How to Care for African Violets
A Popular Choice
African violets have an honoured place in my memory, I can’t remember my parents home without at least one brightening up a windowsill or plant stand. The same goes for my aunts’ homes and in later years mine and my sister’s.
African violets are members of the Gesneriad family.
The African violet is relatively easy to care for and will reward your attentions with many years’ of beauty. The African violet (Saintpaulia species) may well be one of the most popular houseplant and one that grows and flowers under light conditions found in the average home or under artificial light. Many different varieties, types, and flower colors exist.
When placing your African violent avoid direct sunlight. The appearance of a plant will indicate whether light levels are too high, too low or just right. If light is too low, leaves are usually thin and deep green, and appear to reach up for light. The plants may grow, but will flower poorly or not at all. In such instances, supplemental artificial light will help promote flowering.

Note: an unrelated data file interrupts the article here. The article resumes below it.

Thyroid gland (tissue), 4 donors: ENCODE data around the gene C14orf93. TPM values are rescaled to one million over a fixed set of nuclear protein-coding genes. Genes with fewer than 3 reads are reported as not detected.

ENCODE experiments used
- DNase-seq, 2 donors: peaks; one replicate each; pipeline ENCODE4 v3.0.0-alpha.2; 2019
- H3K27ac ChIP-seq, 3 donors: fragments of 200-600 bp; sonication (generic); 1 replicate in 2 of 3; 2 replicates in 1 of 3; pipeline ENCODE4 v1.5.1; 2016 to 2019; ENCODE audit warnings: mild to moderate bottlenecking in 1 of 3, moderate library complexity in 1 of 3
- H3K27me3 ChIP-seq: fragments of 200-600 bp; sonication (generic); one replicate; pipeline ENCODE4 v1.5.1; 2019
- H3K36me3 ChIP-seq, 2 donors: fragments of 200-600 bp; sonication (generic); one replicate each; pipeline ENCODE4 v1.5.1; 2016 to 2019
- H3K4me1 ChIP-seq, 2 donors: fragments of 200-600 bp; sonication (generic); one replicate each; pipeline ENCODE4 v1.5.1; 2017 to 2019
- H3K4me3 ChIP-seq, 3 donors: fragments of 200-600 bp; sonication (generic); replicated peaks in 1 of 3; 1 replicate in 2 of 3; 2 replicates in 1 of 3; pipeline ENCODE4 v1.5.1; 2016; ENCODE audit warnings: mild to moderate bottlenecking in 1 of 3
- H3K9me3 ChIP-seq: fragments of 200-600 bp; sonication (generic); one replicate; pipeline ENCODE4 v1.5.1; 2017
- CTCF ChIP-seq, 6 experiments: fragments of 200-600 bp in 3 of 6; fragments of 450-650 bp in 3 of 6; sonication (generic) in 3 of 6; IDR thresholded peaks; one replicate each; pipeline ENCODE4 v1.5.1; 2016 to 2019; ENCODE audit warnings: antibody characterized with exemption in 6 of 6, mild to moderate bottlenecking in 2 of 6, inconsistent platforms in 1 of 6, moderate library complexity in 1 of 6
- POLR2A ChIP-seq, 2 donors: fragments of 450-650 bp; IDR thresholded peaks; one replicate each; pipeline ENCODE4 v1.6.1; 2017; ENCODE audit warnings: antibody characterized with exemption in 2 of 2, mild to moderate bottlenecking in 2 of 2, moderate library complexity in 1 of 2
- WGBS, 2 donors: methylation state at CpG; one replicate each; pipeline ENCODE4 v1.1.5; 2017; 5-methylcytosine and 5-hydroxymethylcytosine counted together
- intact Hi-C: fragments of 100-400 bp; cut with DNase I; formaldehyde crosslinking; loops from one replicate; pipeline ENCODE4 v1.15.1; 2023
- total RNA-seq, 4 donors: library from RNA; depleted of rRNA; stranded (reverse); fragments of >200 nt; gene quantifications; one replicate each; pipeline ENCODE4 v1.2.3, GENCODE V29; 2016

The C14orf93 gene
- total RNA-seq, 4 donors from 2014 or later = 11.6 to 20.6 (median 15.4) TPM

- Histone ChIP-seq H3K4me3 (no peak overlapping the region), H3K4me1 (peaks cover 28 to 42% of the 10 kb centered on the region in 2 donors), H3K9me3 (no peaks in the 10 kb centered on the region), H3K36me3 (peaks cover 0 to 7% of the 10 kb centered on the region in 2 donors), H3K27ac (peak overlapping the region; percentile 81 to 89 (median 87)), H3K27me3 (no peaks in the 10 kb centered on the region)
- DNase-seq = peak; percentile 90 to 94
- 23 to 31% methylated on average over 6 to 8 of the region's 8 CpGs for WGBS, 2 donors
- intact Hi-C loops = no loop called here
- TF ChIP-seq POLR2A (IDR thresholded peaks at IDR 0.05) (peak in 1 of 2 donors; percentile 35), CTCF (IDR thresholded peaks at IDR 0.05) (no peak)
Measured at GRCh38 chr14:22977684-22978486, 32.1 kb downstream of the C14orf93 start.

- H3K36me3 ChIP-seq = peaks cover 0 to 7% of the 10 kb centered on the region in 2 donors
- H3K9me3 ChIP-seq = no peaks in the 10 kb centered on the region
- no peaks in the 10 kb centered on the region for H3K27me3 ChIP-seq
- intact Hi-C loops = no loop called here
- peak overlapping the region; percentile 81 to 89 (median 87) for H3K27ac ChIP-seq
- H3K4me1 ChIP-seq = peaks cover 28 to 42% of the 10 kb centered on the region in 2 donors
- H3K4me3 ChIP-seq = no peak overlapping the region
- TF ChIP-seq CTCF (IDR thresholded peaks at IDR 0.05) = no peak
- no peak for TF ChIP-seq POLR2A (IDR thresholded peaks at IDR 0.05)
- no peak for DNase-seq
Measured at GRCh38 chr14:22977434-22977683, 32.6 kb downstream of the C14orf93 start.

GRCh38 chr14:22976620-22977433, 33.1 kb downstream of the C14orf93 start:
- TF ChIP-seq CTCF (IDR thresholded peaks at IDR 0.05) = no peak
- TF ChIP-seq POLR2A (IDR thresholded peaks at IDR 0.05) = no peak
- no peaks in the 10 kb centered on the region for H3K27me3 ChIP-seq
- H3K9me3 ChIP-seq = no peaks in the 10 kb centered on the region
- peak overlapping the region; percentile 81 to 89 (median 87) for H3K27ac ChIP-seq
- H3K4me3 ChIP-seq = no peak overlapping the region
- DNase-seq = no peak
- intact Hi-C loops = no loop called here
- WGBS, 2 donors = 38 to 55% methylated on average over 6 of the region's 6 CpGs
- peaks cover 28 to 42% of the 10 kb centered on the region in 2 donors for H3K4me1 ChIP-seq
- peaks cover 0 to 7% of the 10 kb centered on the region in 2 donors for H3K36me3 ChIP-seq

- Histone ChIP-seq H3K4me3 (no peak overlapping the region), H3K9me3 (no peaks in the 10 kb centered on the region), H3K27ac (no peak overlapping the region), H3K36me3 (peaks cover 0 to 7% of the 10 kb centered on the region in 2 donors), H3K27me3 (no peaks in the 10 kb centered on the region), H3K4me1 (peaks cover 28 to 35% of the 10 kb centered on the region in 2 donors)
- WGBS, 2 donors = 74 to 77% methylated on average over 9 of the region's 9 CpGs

Some suggest that the African violet should be repotted every two years, and only when the plant looks really overcrowded. It is also best to use shallow pots, and try to maintain the overall rosette of leaves by removing leaves pointing towards the centre of the plant whenever necessary. The accompanying video will take you through the replanting process.
It is important that the potting soil is well drained. You can use a soil mix that contains
- one part soil,
- two parts peat moss and
- one part perlite or vermiculite or coarse sand.
The African violet’s roots are tender and juicy and have difficulty pushing through heavy soil
You will find happily that generally speaking insects are not a problem. If you find mealy bugs you can dab them with alcohol. For thrips or cyclamen mites you may want to take a deep breath and chuck the plant.
A firm spray with tepid tap water will help with white flies but eb sure to dry the leaves after. If you discover botrytis or powdery mildew you will pick off and destroy the diseased parts.
You can propagate your African violet either by suckers that are removed from the mother plant or, my favourite, by leaf cuttings.
You insert both suckers and leaves into moistened vermiculite. Be sure to check, now and then, to see if roots have developed from rootless suckers or watch for new leaves emerging from leaf cuttings.
Use two inch pots and time your activities for spring or summer when the hours of sunlight are longer.
- African violets: easy houseplants
The African violet may just be the perfect houseplant. It blooms readily and has no specific flowering season, so it can be in bloom year-round. And it's easy to multiply and share with others. As a result, it's found worldwide, from the Far North to